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    It's here if you read carefully http://www.ukip.org/content/ukip-pol...sed-tax-policy

    Of course it is just a proposal at present, so you may have to wait for the final details.
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    (Original post by Morgsie)
    That being said but the real problem is that Nigel Farage and UKIP have not thought of the details if we did leave. It is all 'lets pull out'.

    This is the same person who does not know his facts because on QT he confused the EU with the ECHR. Not true because the ECHR is a different organisation
    Yes but seeing as the EU has signed up to the ECHR your can see what he meant. If you are in the EU you are automatically in the ECHR so complaining about the ECHR is like complaining about the EU as the EU is a signatory.

    http://hub.coe.int/what-we-do/human-...the-convention
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    (Original post by thesabbath)
    It's here if you read carefully http://www.ukip.org/content/ukip-pol...sed-tax-policy

    Of course it is just a proposal at present, so you may have to wait for the final details.
    What is their estimate of the tax receipts from this policy? Will it raise, more, less or the same revenue?

    We are increasing the basic rate by 5% and increasing the personal allowance by £3560.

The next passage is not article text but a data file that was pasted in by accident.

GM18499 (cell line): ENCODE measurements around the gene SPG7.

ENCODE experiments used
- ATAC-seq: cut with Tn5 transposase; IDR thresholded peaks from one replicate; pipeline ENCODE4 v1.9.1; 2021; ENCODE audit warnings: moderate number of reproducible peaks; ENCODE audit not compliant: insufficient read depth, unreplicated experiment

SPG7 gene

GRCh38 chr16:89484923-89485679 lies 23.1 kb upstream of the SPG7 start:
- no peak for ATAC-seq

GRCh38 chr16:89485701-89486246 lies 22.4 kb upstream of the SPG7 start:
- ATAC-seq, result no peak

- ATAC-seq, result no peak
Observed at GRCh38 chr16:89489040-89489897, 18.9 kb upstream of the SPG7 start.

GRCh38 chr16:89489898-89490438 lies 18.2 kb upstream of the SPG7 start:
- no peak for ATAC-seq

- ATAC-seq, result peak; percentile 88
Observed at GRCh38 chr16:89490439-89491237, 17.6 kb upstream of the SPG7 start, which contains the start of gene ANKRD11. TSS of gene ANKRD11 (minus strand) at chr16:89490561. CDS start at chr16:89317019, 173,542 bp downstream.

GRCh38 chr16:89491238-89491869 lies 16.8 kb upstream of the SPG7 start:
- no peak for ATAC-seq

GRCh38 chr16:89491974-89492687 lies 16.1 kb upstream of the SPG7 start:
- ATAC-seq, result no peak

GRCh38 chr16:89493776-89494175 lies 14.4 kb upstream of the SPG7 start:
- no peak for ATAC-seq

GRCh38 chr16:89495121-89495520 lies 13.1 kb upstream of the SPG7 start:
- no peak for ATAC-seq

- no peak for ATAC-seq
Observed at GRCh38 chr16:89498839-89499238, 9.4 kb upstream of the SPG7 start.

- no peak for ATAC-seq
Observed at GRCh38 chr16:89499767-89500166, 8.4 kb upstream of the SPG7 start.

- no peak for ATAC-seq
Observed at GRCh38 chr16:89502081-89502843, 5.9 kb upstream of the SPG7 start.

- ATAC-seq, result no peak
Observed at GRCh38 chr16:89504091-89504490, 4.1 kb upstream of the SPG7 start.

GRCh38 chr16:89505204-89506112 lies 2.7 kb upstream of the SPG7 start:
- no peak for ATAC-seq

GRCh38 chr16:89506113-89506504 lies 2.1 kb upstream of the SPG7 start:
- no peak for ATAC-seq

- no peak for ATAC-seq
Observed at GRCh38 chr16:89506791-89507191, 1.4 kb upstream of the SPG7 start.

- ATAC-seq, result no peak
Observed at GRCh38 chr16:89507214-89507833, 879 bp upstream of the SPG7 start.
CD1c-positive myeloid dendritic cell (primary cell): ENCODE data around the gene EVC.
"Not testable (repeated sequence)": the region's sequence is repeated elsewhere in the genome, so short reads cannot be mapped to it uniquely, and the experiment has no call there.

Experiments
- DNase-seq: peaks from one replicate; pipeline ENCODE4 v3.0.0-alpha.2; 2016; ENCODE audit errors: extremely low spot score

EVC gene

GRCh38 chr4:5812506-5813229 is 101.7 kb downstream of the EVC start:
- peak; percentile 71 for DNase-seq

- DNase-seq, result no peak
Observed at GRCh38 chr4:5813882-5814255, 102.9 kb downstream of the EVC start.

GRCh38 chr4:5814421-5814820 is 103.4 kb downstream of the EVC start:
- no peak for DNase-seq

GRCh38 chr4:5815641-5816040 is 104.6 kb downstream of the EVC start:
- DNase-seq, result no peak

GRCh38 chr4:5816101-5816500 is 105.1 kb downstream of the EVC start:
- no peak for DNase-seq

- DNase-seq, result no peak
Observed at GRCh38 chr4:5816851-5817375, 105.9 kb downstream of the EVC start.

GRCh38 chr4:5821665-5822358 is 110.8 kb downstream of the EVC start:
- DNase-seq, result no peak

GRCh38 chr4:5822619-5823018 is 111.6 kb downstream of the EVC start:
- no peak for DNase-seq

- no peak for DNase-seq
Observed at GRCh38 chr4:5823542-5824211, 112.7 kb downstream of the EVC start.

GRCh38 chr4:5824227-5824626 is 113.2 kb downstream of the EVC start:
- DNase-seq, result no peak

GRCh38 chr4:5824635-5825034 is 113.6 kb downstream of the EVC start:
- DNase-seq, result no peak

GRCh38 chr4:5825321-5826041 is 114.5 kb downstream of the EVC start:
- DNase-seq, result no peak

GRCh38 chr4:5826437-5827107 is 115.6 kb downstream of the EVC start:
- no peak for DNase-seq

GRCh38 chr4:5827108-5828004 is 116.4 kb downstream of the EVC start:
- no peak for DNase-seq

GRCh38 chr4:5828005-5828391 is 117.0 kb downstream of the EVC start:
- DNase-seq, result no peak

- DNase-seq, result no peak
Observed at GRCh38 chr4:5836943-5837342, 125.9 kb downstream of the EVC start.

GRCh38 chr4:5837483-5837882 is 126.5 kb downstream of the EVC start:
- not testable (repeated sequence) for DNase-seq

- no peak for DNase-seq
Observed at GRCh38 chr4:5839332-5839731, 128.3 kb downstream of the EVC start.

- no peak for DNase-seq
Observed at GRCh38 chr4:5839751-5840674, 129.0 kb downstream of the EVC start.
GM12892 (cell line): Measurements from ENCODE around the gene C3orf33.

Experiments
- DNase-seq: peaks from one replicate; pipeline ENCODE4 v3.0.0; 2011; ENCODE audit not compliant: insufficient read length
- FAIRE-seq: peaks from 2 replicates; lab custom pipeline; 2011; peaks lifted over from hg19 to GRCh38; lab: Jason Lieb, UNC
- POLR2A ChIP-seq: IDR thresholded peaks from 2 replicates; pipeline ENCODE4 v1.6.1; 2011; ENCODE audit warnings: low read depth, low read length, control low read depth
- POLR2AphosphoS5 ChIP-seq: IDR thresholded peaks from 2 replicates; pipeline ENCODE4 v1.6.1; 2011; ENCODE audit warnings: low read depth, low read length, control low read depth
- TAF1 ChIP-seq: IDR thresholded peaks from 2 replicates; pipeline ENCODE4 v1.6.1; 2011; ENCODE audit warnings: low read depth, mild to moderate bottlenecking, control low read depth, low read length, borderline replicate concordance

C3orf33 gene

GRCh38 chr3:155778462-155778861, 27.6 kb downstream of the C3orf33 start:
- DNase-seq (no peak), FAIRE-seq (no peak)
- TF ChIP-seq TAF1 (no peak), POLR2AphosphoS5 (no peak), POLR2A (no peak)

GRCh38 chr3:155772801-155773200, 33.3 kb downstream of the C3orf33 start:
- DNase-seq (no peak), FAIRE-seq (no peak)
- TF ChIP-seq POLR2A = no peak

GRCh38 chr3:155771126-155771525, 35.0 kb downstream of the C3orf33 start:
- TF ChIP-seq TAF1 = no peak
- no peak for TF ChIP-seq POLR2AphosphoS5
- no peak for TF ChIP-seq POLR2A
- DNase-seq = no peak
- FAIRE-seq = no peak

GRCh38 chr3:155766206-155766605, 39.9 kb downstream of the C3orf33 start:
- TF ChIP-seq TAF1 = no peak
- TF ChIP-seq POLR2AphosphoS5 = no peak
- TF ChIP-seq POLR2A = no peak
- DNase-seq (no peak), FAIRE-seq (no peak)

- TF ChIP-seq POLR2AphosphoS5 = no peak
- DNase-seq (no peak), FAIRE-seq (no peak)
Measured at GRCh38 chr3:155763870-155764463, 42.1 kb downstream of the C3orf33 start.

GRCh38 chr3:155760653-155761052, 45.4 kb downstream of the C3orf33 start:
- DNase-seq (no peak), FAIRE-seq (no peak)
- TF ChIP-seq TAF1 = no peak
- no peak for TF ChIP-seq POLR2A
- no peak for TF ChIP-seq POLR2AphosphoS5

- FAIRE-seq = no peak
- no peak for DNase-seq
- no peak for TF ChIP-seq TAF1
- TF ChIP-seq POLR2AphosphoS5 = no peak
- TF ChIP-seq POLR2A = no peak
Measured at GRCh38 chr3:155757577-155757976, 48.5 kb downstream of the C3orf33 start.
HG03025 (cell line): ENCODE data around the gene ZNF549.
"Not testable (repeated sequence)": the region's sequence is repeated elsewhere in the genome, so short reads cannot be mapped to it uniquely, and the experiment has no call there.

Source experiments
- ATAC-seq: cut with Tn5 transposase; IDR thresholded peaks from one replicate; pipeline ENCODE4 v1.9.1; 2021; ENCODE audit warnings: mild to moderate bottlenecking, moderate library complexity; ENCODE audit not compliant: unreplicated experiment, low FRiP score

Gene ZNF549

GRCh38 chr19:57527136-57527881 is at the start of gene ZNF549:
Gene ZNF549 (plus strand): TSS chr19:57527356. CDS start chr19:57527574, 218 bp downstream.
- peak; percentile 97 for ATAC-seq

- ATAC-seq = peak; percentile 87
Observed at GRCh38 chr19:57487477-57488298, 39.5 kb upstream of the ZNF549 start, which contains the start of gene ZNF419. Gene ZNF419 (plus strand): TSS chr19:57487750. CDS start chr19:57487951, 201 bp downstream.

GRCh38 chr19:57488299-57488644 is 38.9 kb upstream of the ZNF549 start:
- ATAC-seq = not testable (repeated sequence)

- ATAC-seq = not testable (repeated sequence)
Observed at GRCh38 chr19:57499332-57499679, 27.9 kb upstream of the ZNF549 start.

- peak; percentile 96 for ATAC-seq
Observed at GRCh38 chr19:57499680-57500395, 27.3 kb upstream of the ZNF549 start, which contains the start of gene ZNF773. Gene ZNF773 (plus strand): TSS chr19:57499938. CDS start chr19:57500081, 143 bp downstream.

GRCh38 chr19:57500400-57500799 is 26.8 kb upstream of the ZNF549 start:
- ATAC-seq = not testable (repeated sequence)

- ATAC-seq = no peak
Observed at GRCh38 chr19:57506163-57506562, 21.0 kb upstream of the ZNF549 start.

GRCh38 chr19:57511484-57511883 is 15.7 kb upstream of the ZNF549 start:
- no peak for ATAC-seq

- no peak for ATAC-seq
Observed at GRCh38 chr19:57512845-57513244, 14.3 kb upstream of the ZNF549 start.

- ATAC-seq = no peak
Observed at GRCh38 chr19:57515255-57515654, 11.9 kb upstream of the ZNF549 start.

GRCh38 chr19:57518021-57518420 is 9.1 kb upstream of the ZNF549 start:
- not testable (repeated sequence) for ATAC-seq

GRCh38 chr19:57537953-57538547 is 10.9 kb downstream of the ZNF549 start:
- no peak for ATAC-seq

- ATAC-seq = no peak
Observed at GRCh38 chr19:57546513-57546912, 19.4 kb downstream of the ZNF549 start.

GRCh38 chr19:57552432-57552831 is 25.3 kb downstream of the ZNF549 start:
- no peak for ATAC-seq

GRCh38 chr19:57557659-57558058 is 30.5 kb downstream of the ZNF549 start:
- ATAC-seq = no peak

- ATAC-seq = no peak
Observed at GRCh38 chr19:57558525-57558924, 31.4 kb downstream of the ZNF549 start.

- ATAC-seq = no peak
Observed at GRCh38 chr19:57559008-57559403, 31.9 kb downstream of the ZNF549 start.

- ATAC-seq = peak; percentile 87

The increase in the personal allowance will reduce the tax take by 20% x 3560= £720 (it will be greater than this because transferability between spouses [what about transferability between civil partners and unmarried couples living together?] means that fewer people will fail to use their allowances).

    To "earn" back £720 at 5% you need to have people earn £14,400 over £13,000. So anyone earning less than £27,400 is better off.

    Anyone earning £27,400 to £32,110 will be worse off by up to £235 (32,110-27,400*5%)

    From there on taxpayers will be better off by 15% (up to 150,000 and 25% thereafter). So the next breakeven point is £33732. After that taxpayers are quids in.

    Shall I ring the woman who runs the IMF now?
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    (Original post by Alex-Torres)